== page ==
Low-level languages

Low-level languages sit close to the computer's instruction set. An instruction set is the set of instructions that the processor understands.

Two types of low-level language are:

Machine code

An instruction set relates to a specific processor and is written in machine code. The central processing unit (CPU) understands machine code directly and can act upon the instructions. A program written in machine code consists of 0s and 1s only. Machine code is very difficult to learn, write and debug. Even a very simple program could have thousands of 0s and 1s in it.

Assembly language

Assembly language sits between machine code and high-level languages in terms of ease of use. While high-level languages use statements to form instructions, assembly language uses mnemonics (short abbreviations). Each mnemonic directly corresponds with a single machine code instruction. Here are some examples of mnemonics:

LDALoads a value from a memory address
STAStores a value in a memory address
ADDAdds the value held in a memory address to the value held in the accumulator
SUBSubtracts from the accumulator the value held in a memory address
MOVMoves the contents of one memory address to another

In assembly language, programmers write programs as a series of mnemonics. Mnemonics are much easier to understand and debug than machine code, giving programmers a simpler way of directly controlling a computer.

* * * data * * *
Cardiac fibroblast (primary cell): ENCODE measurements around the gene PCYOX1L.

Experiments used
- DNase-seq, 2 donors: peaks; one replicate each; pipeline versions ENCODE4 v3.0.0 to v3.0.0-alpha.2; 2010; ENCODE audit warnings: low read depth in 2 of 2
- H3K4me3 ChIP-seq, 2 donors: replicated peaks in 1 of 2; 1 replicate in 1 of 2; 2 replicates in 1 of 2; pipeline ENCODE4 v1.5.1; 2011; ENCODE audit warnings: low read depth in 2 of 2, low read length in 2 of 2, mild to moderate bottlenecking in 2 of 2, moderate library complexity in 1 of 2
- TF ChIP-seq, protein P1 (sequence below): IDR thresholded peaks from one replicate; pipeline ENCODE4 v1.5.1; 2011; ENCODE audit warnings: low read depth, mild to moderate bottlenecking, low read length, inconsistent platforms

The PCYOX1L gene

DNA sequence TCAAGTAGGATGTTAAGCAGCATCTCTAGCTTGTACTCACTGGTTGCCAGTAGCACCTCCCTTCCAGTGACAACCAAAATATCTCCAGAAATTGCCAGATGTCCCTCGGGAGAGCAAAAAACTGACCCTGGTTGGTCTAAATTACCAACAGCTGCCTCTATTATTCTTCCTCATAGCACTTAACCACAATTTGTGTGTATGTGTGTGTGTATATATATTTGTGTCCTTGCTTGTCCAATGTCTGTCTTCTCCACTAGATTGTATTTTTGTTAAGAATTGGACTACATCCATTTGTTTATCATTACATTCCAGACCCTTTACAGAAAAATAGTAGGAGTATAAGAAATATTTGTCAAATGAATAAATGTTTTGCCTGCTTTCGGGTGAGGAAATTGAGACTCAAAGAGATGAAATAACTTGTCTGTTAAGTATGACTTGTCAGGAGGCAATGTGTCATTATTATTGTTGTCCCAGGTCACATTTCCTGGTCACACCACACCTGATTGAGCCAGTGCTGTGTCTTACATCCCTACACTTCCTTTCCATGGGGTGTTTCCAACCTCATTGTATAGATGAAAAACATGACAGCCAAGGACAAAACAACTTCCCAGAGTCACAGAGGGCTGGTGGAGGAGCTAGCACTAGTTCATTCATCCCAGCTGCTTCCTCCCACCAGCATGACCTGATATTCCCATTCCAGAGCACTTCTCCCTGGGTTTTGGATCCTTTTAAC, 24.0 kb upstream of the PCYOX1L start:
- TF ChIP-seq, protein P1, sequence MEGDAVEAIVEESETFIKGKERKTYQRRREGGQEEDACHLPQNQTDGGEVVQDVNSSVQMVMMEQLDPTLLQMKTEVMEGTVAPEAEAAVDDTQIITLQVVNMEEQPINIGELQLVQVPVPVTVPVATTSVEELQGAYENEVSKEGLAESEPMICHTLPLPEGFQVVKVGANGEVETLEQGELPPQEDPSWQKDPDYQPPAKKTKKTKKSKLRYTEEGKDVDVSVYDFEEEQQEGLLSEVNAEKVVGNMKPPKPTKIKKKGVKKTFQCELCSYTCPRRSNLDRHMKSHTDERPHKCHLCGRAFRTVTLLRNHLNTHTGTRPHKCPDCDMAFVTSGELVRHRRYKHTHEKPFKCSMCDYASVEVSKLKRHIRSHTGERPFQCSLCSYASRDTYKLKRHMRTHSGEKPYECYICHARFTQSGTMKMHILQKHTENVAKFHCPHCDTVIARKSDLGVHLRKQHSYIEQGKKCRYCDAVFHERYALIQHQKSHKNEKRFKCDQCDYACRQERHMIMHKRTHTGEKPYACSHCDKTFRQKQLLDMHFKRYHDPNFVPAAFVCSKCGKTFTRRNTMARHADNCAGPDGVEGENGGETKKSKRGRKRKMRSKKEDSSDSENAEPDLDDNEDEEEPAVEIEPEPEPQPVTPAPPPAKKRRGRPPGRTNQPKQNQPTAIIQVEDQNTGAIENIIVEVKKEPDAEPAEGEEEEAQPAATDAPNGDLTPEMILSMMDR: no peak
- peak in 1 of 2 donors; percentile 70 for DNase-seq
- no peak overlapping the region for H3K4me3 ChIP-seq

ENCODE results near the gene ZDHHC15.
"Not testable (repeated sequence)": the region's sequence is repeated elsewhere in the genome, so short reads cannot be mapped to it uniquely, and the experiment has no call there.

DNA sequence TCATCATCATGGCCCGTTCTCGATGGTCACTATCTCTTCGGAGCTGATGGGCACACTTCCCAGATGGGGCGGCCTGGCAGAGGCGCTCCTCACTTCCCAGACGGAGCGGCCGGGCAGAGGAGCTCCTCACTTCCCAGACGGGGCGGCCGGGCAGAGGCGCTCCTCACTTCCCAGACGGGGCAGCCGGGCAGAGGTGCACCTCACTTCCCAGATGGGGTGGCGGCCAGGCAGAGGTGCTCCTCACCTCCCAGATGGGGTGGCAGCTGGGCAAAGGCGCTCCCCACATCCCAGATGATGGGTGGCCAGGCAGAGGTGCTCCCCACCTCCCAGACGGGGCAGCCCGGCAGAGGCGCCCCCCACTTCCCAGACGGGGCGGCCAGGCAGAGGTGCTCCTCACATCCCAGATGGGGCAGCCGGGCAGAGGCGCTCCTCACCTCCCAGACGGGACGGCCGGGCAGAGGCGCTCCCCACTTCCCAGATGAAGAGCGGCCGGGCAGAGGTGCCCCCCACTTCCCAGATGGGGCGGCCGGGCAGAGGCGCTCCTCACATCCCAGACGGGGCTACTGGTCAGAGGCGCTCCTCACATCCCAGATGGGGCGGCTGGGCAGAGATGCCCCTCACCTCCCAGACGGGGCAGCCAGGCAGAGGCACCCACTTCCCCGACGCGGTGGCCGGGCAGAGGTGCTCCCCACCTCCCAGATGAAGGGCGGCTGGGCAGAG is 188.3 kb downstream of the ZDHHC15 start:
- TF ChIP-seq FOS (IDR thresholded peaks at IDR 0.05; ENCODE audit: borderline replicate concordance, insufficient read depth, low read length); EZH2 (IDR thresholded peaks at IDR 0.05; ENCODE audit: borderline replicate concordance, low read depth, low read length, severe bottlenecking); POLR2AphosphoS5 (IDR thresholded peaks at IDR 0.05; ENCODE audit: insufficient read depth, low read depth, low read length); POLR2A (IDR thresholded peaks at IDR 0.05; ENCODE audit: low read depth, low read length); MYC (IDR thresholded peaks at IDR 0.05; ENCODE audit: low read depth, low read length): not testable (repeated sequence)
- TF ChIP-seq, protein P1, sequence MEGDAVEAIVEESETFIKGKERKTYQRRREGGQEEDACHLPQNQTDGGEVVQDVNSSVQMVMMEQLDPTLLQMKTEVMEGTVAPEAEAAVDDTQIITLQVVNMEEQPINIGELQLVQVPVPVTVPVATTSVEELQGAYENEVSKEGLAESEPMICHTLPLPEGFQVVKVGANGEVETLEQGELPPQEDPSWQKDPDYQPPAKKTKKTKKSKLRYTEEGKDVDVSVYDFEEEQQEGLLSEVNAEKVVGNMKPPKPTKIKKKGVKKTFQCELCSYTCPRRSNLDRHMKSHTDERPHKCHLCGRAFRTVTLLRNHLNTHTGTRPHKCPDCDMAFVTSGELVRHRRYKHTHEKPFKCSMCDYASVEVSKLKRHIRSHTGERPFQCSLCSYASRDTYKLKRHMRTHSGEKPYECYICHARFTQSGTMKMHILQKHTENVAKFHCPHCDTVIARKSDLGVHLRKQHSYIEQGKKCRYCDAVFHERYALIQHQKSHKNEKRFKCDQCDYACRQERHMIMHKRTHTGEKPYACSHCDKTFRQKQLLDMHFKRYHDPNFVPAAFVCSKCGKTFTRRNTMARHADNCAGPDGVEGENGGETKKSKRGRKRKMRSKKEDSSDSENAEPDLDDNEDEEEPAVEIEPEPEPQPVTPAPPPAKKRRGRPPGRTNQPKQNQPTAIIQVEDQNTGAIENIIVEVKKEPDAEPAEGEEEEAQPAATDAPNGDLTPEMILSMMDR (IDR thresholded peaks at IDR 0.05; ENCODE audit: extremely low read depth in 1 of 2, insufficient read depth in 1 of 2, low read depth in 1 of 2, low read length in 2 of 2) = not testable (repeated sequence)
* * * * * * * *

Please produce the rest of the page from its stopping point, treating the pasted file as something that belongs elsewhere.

Assembly language is still used today, for example, in low-level embedded systems and device drivers. It is faster to run because it doesn’t need as much translation as a high-level language (see Translator section for more information).

Assembly language uses mnemonics to represent instructions.

Writing in mnemonics is easier for programmers because these abbreviations are usually brief representations of the actual commands. They are quicker to write than binary, and make it easier to spot mistakes.

‘Little Man Computer’ (LMC) is a simulation of a very basic processor using Von Neumann architecture. It uses an example of assembly language that contains a limited set of mnemonic instructions which can be used to program simple assembly programs. ‘Little Man Computer’ is freely available on the internet for students to use.